Do High Deductible Health Care Plans Hurt Workers?

How HDHPs Create Financial and Health Problems for Consumers

HDHP Employee Benefit Costs
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In terms of having access to affordable health care services, a large number of consumers are choosing high deductible health care plans (HDHPs), which typically offer low monthly premiums at the cost of higher out-of-pocket deductibles. For those who are generally healthy and want to live on a budget this looks like a win-win situation. But could something designed to help keep people healthy actually be bad for them?

Recent studies indicate that some employees are being hurt by high deductible health care plans offered by their employers, which could cause many people to consider skipping out on necessary health care needs and even declining offers of employment. Plans with high deductibles usually charge large amounts of out of pocket fees. This means that people are forced to consider what type of ailment is worth spending their money on. 

The Internal Revenue Service (IRS) determines the out of pocket minimums for individuals and families each year. For calendar year 2016, the out of pocket maximum limits are:

  • $6,550 for self-only coverage (up from $6,450 in 2015)
  • $13,100 for family coverage (up from $12,900 in 2015)

Let's take a closer look at how HDHPs are hurting the average health care consumer. 

High Deductible Plans Becoming More Popular

There are some specific shifts in the health insurance market that are causing hardships for many consumers of high deductible health plans.

First off, as health care costs continue to increase, employers are putting more of the burden on their employees. According to a new survey from the National Business Group on Health, close to one-third of employers will provide their employees with high-deductible coverage as the only option. This is an increase from 22 percent in 2014.

The survey included 136 large companies that employ more than 7.5 million people.

The survey also found that 81 percent of the companies surveyed said that they will offer at least one plan that comes with a high-deductible for their employees. This is an increase from 53 percent in the survey from 2010. When registered in a high-deductible plan, employees must pay for their health coverage until they meet the yearly deductible.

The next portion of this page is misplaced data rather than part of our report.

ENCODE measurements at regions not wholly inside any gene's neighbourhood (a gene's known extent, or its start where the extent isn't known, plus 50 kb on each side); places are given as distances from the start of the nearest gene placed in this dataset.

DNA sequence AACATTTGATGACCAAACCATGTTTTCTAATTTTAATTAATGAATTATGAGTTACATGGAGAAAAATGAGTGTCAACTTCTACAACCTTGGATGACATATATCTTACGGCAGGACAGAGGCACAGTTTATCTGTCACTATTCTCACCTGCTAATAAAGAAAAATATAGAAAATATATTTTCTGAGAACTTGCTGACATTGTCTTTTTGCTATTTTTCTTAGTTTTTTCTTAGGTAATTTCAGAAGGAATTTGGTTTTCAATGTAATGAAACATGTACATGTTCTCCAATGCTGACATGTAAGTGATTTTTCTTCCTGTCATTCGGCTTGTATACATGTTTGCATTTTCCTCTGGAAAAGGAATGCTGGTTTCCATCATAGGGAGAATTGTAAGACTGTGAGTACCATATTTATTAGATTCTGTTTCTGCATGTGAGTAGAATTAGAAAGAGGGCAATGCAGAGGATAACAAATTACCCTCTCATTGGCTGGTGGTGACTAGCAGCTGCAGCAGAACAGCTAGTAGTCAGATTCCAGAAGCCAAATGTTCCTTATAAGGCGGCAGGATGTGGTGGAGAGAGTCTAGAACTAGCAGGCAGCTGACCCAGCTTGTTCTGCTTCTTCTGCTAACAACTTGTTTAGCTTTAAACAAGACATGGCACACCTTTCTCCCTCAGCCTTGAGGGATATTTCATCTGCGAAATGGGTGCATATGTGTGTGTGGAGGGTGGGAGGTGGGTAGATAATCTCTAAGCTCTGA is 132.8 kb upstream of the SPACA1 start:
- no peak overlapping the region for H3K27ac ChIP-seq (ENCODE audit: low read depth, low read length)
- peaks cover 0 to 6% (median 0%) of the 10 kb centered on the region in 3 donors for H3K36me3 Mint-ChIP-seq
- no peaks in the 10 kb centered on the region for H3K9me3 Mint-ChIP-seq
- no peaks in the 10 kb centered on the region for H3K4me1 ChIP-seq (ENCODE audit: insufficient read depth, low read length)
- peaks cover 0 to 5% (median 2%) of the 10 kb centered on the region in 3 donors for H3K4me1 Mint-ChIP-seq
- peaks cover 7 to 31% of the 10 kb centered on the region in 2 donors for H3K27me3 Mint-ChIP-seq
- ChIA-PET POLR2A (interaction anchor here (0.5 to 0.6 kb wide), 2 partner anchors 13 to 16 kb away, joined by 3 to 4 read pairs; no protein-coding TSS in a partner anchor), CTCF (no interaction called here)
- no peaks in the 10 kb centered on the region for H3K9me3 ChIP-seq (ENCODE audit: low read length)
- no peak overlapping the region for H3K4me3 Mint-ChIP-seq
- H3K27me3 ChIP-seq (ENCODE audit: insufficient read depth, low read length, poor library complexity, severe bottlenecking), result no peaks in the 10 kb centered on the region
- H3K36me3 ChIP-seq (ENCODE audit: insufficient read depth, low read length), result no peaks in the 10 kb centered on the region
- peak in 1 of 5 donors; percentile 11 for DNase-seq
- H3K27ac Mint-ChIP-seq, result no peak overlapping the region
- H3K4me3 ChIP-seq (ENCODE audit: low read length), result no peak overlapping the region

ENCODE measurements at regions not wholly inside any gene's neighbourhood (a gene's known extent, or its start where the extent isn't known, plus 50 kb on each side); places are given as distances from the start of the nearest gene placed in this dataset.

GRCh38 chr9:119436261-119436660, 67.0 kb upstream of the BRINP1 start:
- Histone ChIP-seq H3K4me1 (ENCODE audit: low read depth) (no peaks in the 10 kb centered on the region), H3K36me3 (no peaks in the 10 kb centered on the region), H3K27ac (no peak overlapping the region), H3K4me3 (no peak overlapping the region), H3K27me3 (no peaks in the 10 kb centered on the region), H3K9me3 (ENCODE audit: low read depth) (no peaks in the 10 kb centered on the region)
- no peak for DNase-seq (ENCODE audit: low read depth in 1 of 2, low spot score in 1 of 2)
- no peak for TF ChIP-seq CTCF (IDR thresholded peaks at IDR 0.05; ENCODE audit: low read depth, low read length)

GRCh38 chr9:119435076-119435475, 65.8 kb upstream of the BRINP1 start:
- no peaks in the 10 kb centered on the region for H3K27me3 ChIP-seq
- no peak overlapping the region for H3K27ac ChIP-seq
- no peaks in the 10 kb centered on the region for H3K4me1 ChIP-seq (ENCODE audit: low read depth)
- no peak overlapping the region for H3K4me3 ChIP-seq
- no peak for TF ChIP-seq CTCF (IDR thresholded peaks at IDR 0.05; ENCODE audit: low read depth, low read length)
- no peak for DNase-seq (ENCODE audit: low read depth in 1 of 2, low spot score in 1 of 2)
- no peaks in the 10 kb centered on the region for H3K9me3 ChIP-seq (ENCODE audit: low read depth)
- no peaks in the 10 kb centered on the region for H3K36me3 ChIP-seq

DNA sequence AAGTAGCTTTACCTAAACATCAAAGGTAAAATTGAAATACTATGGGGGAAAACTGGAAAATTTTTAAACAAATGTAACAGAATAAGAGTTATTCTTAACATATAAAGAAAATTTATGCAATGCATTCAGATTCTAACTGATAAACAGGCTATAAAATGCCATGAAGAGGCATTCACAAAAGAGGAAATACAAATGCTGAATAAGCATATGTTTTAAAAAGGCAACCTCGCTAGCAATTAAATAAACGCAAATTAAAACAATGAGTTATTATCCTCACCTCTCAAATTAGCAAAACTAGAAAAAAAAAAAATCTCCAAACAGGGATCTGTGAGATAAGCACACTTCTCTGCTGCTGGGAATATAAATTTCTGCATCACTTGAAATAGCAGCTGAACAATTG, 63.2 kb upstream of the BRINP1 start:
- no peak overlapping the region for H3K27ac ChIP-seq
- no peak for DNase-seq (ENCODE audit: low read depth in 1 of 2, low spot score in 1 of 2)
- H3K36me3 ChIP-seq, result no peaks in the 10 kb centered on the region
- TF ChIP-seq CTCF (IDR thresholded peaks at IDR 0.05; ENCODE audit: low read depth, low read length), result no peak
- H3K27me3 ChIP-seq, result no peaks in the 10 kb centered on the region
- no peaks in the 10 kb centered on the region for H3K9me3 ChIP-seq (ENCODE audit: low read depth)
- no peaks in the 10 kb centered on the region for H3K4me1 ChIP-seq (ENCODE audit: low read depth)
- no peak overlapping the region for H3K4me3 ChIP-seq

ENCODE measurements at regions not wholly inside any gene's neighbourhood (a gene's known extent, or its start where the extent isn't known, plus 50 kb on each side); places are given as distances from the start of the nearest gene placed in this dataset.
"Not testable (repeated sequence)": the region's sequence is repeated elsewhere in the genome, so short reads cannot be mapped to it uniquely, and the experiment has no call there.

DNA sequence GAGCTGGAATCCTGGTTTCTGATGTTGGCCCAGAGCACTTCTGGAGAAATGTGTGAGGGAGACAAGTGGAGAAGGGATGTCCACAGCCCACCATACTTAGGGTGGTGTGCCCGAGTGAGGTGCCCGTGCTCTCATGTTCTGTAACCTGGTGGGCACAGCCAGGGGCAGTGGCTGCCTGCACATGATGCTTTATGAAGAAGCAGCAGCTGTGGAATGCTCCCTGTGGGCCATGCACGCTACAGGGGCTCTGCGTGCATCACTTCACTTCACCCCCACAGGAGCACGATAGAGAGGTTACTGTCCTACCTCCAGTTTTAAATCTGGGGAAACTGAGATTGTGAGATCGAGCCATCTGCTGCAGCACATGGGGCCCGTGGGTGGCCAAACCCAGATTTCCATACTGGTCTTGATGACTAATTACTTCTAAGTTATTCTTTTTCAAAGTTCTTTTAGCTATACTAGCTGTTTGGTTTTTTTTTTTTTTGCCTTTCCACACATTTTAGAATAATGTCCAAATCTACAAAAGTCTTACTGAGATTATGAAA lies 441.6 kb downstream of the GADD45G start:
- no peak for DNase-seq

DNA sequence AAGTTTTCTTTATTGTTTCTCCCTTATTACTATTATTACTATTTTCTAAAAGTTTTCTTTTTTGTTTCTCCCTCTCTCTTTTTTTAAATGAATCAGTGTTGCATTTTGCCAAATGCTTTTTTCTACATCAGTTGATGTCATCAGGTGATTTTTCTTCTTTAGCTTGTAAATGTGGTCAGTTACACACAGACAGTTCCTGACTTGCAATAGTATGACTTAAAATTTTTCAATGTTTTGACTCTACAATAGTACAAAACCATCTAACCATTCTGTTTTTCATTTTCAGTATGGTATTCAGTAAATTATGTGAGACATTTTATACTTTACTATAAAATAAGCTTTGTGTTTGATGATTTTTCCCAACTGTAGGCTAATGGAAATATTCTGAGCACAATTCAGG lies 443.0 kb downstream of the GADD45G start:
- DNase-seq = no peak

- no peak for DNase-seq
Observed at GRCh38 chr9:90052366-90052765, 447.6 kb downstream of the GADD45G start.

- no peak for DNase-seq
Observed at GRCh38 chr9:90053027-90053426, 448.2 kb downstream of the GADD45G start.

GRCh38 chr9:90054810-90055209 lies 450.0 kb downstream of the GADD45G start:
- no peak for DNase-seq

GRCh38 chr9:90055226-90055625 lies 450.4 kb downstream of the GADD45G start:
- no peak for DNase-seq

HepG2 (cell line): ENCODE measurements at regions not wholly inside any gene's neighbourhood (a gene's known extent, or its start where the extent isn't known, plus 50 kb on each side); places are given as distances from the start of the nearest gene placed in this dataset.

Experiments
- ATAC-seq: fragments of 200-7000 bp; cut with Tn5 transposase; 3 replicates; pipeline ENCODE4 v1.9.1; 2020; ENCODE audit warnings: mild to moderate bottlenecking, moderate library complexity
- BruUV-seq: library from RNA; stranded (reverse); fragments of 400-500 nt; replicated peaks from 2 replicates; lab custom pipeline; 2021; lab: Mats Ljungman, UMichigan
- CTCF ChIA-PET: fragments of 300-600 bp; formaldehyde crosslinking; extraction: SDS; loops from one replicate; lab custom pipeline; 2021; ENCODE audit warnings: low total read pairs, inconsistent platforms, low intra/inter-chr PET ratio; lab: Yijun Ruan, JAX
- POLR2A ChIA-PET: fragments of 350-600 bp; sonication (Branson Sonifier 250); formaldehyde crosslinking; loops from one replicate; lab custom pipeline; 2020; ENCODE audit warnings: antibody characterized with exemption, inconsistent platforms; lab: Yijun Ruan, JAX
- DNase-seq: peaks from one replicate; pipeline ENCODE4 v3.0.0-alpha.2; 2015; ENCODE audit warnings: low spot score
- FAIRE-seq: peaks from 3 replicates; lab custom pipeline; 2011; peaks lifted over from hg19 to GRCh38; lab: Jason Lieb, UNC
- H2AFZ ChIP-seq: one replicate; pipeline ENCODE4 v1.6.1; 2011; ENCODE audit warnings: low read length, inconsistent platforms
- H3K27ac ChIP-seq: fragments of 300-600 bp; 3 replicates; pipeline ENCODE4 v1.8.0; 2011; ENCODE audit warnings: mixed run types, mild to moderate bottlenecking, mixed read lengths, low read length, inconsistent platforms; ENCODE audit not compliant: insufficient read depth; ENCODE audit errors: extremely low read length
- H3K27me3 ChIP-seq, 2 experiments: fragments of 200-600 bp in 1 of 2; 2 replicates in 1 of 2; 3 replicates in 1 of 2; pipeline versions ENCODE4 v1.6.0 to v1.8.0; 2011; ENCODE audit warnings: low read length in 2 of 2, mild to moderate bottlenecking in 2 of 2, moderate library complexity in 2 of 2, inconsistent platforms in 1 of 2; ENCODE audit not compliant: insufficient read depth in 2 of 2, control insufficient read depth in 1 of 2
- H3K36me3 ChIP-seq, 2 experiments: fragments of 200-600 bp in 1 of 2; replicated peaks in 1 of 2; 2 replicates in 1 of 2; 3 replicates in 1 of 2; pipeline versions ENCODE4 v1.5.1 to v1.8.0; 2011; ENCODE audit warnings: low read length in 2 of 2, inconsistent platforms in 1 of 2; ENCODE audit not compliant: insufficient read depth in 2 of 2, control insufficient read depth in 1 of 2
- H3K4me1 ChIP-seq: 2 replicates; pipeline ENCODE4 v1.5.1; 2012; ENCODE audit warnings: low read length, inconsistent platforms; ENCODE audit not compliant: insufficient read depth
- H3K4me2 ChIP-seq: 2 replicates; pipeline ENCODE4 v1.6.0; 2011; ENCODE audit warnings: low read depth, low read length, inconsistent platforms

Health Savings Accounts

A major concern of employees today is that they will not be able to handle the large medical bills associated with high-deductible plans. These bills can arrive with balances of tens of hundreds of dollars, which means that many people will struggle to make ends meet trying to pay these bills. Even a single overnight hospital stay can produce a bill that's over $25,000. 

In many instances, these high-deductible health plans are associated with health savings accounts. In order to qualify for health savings accounts, plan participants must have deductibles that exceed $1,300 for individuals and $2,600 for families. If these requirements are met, the employers and the employees will be able to deposit pre-tax money into health savings accounts.

The money that can be contributed is set at a limit of $3,350 for individuals and $6,750 for families in pre-tax dollars (as of 2016, according to the Internal Revenue Service). 

However, consider that a simple out-patient surgical procedure can total around $20,000 or more, which can max out an individual's health savings account in one fell swoop. 

Health Savings plans do offer tax benefits that help employees. These benefits include the accounts earning interest at a tax-free rate and so long as the money is used for medical benefits, withdrawing the money will not be taxed either. The money in the accounts rolls over from year to year as well, which is a major upside compared to health savings accounts.

Healthy Employees Not Impacted as Much

Healthy employees, for the most part, are not affected negatively by a high-deductible health plan.

Why? These employees will usually only visit their doctors for preventive appointments, such as yearly well visits or flu shots. Any emergency visits to the office, for the flu or an asthma attack, might run the employee less than $500.

Low-Income Employees Feel the Strain the Most

Many low-income employees who are on high-deductible health plans experience trouble paying for health coverage because of their low paychecks. For example, if they need emergency surgery and the bill totals $25,000, the employee might not be able to pay that bill. They will let it sit around for a couple of months and then it heads to collections, which means their credit will take a hit. This is not a good situation for the employee, who might not have this type of money in the bank for emergencies.

The bottom line here is that employees, no matter their paycheck size, are being hurt by high-deductible plans. Having to cover $2,000 out-of-pocket as an individual or $6,000 out-of-pocket as a family prior to insurance footing the rest of the bill can put major financial strains on employees.

Updated 4/15/16

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